The Grolier Poetry Book Shop celebrated its 95th anniversary on Sunday, October 9, and just down the street from Harvard Crimson, Grolier has stood between the Harvard Book Store and Hampden Hall for its 95 years of existence. On Sunday, more than 20 poets and friends of Grollier gathered on Brattle Street for poetry readings and live music.
Porsha R. J. Olayola, a Boston-area poet and educator, has performed many of the original poems that covered topics ranging from water to the black diaspora. Many poets, including herself, presented new, unpublished poems from manuscripts in progress. One of Olayiwola’s play poems was a collection of quotes inspired by her time in Provincetown, Massachusetts, last summer.
“As someone who writes poetry specifically, I think it is necessary to have places specifically for poetry,” Olayiwola said. “Poetry needs to become institutionalized as an art form, as a literary form, because it is so integral to our everyday experiences that we experience, and how we perceive the world.”
For Anna V. Q. Ross, a poet and poetry editor who also performed at the Sunday Street Festival, Grolier’s community has been pivotal to her life and work since she moved to Boston more than 20 years ago. I read tracks from her latest collection, due out next month – poems grappling with motherhood and school shootings.
“At the beginning of my teaching career, I had a student, in the middle of class, raise his hand and ask, ‘Do people still write poetry?’” Ross said. “I realized that for poetry to be a living art, we had to make sure that our students knew that it was in the world now. That’s what Grolier does.”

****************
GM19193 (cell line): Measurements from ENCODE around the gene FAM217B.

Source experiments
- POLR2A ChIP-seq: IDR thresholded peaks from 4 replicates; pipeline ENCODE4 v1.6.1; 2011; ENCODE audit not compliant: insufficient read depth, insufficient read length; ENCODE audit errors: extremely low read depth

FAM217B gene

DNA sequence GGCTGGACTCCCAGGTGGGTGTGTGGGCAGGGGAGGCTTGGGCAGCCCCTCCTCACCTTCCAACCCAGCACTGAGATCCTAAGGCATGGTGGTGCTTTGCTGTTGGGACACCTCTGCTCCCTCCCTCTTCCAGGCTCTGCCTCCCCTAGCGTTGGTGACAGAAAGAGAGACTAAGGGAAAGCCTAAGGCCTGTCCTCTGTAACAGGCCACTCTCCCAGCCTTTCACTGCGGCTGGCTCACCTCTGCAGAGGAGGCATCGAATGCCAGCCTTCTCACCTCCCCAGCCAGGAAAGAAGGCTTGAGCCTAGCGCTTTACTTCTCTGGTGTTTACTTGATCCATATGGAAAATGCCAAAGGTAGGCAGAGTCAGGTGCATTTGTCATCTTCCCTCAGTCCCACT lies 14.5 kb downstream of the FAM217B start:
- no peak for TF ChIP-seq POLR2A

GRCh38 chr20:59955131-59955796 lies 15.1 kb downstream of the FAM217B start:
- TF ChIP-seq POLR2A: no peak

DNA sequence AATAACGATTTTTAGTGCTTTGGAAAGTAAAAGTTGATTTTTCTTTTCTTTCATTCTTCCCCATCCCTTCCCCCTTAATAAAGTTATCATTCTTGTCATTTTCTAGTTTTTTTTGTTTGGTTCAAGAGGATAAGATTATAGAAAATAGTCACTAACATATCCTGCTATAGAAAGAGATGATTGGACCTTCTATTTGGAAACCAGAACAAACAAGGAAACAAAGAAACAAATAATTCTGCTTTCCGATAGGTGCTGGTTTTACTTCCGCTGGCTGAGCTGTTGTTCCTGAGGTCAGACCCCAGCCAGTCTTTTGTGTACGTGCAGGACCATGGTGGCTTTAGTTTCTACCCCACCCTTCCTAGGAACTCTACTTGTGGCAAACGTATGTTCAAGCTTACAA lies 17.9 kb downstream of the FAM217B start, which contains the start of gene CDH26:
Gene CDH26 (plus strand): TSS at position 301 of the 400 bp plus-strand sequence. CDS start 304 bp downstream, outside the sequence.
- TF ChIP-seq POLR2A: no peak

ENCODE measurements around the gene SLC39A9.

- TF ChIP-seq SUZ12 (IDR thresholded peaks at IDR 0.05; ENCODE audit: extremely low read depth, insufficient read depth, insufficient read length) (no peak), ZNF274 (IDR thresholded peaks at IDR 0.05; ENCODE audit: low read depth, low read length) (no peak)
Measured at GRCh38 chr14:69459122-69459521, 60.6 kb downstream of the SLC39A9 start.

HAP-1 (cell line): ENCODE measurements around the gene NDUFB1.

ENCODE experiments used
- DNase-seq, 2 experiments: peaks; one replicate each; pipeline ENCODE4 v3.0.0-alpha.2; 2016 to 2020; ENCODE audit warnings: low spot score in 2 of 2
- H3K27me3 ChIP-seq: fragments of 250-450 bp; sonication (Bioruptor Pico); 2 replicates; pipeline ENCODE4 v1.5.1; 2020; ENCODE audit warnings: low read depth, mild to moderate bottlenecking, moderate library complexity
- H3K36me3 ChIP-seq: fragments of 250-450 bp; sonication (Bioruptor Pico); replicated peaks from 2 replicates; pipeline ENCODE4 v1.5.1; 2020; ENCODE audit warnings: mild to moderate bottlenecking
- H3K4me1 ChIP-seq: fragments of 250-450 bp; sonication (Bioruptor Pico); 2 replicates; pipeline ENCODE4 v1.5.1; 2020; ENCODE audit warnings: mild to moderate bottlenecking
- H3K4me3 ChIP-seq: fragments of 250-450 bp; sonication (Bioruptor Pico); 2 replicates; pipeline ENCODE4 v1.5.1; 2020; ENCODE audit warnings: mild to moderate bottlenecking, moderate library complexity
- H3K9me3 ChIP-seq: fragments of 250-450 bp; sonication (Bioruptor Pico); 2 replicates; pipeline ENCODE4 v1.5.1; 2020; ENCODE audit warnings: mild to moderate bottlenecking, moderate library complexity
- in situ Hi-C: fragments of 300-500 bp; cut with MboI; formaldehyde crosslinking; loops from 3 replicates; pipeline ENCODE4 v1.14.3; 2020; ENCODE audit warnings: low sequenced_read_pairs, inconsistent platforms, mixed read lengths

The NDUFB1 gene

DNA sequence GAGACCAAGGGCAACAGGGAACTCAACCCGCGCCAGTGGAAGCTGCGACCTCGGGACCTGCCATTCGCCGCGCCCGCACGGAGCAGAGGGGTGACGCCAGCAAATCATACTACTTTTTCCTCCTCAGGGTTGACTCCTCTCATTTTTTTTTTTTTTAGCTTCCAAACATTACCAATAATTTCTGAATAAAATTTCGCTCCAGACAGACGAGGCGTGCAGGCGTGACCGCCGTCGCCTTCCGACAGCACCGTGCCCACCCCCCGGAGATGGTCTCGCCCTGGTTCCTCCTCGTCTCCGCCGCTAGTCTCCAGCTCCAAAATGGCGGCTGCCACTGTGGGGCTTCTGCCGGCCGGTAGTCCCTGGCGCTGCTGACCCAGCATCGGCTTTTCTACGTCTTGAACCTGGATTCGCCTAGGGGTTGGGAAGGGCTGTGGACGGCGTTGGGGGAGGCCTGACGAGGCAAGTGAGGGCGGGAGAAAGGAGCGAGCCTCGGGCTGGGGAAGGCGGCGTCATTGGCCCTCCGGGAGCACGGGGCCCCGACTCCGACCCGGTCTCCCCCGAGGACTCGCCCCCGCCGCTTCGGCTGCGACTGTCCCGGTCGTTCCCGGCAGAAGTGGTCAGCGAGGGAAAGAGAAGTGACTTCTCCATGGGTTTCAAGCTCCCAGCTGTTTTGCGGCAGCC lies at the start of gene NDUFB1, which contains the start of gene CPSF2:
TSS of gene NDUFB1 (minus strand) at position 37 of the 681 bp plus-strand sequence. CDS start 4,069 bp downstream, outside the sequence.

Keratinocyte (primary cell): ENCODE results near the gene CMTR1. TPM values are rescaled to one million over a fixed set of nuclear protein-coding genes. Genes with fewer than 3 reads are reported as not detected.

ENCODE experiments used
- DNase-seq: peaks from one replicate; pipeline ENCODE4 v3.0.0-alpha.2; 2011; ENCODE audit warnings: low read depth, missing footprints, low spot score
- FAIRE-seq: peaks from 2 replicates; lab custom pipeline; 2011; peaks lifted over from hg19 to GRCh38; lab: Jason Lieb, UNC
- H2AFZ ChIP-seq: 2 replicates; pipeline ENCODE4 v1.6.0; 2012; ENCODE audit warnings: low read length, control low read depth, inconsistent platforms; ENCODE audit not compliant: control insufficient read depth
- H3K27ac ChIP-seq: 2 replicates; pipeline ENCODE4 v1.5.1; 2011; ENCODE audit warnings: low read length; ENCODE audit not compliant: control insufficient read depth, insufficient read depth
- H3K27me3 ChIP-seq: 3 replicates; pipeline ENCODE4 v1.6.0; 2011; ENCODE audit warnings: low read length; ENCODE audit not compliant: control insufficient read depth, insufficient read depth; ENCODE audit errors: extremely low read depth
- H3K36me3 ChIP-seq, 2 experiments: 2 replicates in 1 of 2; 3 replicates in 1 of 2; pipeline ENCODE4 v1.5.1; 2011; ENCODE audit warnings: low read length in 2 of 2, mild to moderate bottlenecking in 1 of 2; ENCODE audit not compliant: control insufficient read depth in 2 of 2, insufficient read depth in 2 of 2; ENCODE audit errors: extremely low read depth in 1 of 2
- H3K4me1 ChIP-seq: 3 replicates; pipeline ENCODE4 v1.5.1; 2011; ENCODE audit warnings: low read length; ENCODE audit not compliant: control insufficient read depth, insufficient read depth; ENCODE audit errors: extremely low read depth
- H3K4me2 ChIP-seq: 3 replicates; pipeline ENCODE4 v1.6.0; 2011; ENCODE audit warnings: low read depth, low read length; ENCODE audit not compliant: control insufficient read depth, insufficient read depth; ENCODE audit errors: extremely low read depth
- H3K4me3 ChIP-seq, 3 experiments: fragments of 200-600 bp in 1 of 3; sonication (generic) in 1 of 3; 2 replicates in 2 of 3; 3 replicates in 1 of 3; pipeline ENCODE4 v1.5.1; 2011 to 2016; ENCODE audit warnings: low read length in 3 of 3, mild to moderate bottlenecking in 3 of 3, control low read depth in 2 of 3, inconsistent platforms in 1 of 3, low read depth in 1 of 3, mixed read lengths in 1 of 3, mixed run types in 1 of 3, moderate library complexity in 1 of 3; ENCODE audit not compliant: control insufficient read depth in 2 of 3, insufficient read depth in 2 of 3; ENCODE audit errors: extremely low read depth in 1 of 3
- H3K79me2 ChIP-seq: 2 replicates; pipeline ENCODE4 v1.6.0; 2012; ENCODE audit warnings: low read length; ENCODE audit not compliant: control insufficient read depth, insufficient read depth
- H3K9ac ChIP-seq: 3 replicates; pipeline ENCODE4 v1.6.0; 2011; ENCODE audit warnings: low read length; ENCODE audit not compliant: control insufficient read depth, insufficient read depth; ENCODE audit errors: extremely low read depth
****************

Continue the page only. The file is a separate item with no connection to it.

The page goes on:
James J. Fraser, who has been Grolier’s manager since February 2022, said he first came to the store after being invited to help run the store’s poetry festival. He remained, however, for the sake of poems. “I love books,” he said, “so naturally this would be a good place to be.”
Was Grolier was established In 1927 by Adrian Gambet and Gordon Cairnie, their portrait adorns the walls at 6 Plympton St. Along with photos of other sponsors. According to Fraser, Cairnie ran Grolier as first editions, rare books and a poetry library. He established it as a place where local writers could hang out.
“Gordon was friends with the likes of Ezra Pound, James Laughlin, and many other Harvard students,” Fraser said. “For example, Frank O’Hara would come here back in the day.”
But Fraser noted that Kearney’s shop wasn’t always comprehensive: “During Gordon’s era, it was known as the Boys’ Club. There was a couch where the record is now and people would come here and hang out; Gordon wasn’t really interested in selling books, he was giving it away.”
In the 1970s, when Luisa Solano became the store’s owner after Kearney’s death, Grolier became the poetry center it is today and took on a more inclusive vibe.
In 2006, Grolier was sold to Ifeanyi Menkiti, poet and professor of philosophy at Wellesley College, who ran the shop until his death in 2019. The shop is still owned and operated by his family, and its mission is to continue developing his poetry. concentration.
Andrea L. Fry and John M. Fry, two of the attendees at the 95th anniversary celebration, said they come all the time to Grolier. The late Ifeanyi Menkiti was Andrea’s uncle.
Ifeanyi not only kept [the Grolier] He is alive but has kept growing, continuing to grow under the leadership of his family, wife Carol and their daughter Ndidi. “We grew up with her, and it became very important to us,” said Andrea, a nurse practitioner and published poet.
Independent hair shops mean the world to people like John and Andrea. These are the people who organize the thoughts of others; “They manage other people’s expectations in terms of hair,” John said. “That’s true in New York as well as Boston with Grolier.”
—Staff writer Karen Z. sung at email@example.com.